Based on Efficiency of the search algorithm of KMP,I really don't understand why the loop can execute at most 2n times.
The following is the pseudocode on wiki
algorithm kmp_search: input: an array of characters, S (the text to be searched) an array of characters, W (the word sought) output: an integer (the zero-based position in S at which W is found) define variables: an integer, m ← 0 (the beginning of the current match in S) an integer, i ← 0 (the position of the current character in W) an array of integers, T (the table, computed elsewhere) while m + i < length(S) do if W[i] = S[m + i] then if i = length(W) - 1 then return m let i ← i + 1 else let m ← m + i - T[i] if T[i] > -1 then let i ← T[i] else let i ← 0 (if we reach here, we have searched all of S unsuccessfully) return the length of S
I think the while loop executes at most n times, not 2n times. There are two branches in the loop. The first branch increase i but do not increase m. The second branch adds i-T[i] to m and i>T[i], so m will be increased. Thus m+i always increase in the while loop. I think the total time in the loop is at most n, why 2n times?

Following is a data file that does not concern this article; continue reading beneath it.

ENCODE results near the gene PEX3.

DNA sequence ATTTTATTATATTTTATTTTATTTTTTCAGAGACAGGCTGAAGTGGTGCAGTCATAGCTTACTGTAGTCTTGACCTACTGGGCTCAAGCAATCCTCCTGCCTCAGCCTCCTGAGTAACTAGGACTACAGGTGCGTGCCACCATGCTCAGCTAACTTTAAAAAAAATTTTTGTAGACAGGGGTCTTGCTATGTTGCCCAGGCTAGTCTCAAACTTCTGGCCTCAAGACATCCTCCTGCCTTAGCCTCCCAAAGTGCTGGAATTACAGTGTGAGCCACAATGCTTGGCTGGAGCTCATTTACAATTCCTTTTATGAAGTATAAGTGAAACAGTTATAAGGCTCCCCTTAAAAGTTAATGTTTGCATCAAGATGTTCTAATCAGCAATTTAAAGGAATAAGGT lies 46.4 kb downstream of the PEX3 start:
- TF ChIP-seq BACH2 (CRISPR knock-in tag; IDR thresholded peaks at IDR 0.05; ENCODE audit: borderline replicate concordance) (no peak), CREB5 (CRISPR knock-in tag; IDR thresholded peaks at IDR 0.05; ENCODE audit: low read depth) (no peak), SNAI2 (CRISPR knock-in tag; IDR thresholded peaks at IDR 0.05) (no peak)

It is easy to visualize the algorithm as follows. You have a stationary string S, a movable string W directly under S, and a small rectangular sliding window that covers one character in both W and S. Initially the beginning of W is under the beginning of S, and the window covers initial characters of both. Each step of the algorithm is as follows:
- If two characters covered by the sliding window match, move the window one position to the right. (If we were at the last character of W, the search is over, we have a success).
- Otherwise, if the window is covering the first character of W, move both W and the window one position to the right.
- Otherwise, move S to the right by the amount calculated from the table (does not really matter how much for this analysis; but it's a positive number).
I recommend doing that physically with two strips of paper and a paper window or a piece of glass!
It is easy to see that for each step 1 you can do step 3 at most once. The worst case is that you do step 3 exactly once for each step 1, and no step 2 is done at all. If you have the first character of W always match S, and the second character never match, that would be exactly the worst case. Thus,